If you Google “micromovement” you’ll see upwards of 78,000 results. I take this to mean that humans are paying attention to the microscopic movements of their bodies for one reason or another. I saw links to articles about how those tiny movements affect callus formation on the feet or influence low back pain. For those of us interested in somatic movement education, attending to our micromovements is a way to ramp up body awareness and, in the process, relax unconscious tension that may be inhibiting healthy posture and movement expression.
Today I learned something important about the micromovement of my tongue.
Your Mona Lisa Smile
My Tai Chi teacher is a tiny woman who speaks so softly that I must drop into a quiet state to hear what she is saying. The whole class is quiet. It feels good to be in such a room. I love the parenthetical comments Kathy makes in between her demonstrations of the Tai Chi movements. Today she spoke about how beneficial saliva is to the state of the digestive system and to the relaxation of the body in general. Her advice is to place the end of the tongue very lightly against the back of the upper teeth and let the rest of the tongue spread and soften. Alternatively she suggests smiling gently, “like the Mona Lisa.” With either approach I can feel my flow of saliva increase and a subtle, body-wide settling of my tissues.
Awareness of tongue tension is not new to me. I’ve written about the tongue’s effect on the tension at the top of the neck and how that affects overall postural lift. I even mentioned the Mona Lisa in one post. In another post I wrote about the relationship between tongue tension and headaches.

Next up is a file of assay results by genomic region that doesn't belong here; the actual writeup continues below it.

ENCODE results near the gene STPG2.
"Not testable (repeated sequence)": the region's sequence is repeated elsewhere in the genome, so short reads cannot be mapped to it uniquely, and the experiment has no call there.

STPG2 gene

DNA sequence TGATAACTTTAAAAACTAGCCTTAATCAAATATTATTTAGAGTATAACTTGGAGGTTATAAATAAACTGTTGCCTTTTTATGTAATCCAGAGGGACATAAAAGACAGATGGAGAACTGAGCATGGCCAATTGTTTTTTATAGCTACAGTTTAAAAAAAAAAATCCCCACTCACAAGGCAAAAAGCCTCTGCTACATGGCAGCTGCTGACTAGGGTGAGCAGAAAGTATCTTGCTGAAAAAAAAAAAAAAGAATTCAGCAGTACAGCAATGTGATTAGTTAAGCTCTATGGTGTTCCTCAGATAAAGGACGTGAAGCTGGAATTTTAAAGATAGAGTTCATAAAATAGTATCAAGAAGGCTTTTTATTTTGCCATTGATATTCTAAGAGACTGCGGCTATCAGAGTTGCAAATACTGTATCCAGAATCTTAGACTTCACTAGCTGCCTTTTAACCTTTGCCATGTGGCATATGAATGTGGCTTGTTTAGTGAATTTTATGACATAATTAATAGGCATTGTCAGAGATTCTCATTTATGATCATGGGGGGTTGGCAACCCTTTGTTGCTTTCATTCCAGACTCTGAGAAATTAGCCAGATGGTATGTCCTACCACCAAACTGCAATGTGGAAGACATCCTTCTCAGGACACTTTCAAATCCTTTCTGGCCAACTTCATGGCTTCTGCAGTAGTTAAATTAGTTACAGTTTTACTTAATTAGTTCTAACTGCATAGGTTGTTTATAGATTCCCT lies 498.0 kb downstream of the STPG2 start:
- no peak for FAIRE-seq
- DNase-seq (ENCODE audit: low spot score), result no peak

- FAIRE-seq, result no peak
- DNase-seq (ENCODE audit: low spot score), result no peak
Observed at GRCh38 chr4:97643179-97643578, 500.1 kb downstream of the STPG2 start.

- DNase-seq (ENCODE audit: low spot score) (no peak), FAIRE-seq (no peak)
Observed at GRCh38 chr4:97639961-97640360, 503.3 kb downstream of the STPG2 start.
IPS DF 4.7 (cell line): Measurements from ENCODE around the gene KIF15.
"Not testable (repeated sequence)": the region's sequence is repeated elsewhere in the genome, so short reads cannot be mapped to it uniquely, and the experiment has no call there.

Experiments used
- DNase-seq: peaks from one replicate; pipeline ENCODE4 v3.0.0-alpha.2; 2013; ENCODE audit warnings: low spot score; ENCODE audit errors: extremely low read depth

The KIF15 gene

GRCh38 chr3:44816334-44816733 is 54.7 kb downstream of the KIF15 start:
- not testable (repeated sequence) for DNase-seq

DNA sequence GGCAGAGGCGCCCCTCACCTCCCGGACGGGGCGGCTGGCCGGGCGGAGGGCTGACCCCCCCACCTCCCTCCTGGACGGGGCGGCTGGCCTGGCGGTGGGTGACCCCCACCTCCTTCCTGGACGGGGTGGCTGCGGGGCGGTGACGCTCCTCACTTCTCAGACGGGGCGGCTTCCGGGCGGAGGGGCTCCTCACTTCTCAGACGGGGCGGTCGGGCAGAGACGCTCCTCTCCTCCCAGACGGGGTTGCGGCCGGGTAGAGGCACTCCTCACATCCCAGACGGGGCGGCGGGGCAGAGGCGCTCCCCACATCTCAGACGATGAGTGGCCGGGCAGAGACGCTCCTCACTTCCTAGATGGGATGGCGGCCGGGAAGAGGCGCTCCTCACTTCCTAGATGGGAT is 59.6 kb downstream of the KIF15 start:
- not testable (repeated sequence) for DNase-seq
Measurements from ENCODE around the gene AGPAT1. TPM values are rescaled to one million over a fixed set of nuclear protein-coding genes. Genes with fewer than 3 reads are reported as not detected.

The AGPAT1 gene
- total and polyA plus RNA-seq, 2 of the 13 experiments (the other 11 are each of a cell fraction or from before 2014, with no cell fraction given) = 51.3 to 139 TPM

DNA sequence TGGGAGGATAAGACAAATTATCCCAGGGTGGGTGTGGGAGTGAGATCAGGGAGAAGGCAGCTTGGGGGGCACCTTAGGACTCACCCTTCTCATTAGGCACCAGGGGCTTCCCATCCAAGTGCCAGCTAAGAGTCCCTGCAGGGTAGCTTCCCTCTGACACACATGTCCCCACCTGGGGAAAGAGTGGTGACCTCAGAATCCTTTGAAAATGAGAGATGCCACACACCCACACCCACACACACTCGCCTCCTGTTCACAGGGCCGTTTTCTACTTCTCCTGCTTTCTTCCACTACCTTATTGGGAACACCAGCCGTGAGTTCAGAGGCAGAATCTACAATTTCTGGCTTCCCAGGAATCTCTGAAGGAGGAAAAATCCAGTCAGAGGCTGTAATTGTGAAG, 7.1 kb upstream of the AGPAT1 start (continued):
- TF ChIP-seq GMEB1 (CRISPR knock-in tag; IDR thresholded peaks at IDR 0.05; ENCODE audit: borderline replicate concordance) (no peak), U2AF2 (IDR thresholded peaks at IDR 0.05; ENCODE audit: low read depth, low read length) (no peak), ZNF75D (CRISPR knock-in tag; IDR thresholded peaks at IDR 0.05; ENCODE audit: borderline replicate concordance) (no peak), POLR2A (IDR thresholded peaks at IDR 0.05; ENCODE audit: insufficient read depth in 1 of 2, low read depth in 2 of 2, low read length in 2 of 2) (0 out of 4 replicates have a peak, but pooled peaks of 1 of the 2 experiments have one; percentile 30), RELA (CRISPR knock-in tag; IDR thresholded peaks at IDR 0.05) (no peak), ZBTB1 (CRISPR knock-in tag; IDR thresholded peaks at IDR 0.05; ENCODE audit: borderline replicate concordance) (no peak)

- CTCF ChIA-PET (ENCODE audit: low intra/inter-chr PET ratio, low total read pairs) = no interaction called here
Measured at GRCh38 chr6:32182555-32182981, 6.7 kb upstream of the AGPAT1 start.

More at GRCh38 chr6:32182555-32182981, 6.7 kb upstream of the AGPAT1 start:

Saliva and Stress
This added awareness of my saliva gave me new information about my fluctuating tensions. As the class continued I noticed that although my tongue was well placed and my jaw, relaxed, there was a subtle stiffening of my tongue when I concentrated on learning new Tai Chi moves. It seemed as if nodules on my tongue’s surface had stiffened, the way the taste buds react to something astringent. I felt this keenly each time Kathy quietly reminded us to “produce saliva.” Each time I had to re-relax my tongue.
I find it amazing how the nearly imperceptible motions of the tongue affect the salivary glands. Eight muscles within the tongue are responsible for its subtle dance within your mouth—four intrinsic muscles change its tone and shape, and four extrinsic ones move it around within the oral cavity. Salivary production is associated with the parasympathetic or “rest and digest” response of the autonomic nervous system. Diminished saliva goes with the sympathetic “fight or flight” activation. Simply put, soft tongue: more saliva—more saliva: more relaxation.
A brief online search yielded a study that showed mental stress to be associated with higher cortisol levels in the saliva (cortisol, produced by the adrenals, is associated with stress). Another study showed that relaxation correlated to lower levels of bacteria in the saliva and concluded that relaxation could have an effect on dental caries.
For now, we’ll have to do our own studies of the relationship between producing saliva and sustaining a calm mental state. See what happens when you give your tongue some kind attention. Writing this, I’m curious about the fact that I’m not experiencing the eye dryness that usually results from staring at a screen for over an hour. Is there a chance that the relaxation induced by producing saliva (I couldn’t write about it and not do it) may have relaxed my eyes as well? Probably a coincidence, but one that motivates me to stay curious.
Let me know what you discover in your body.
© 2018 Mary Bond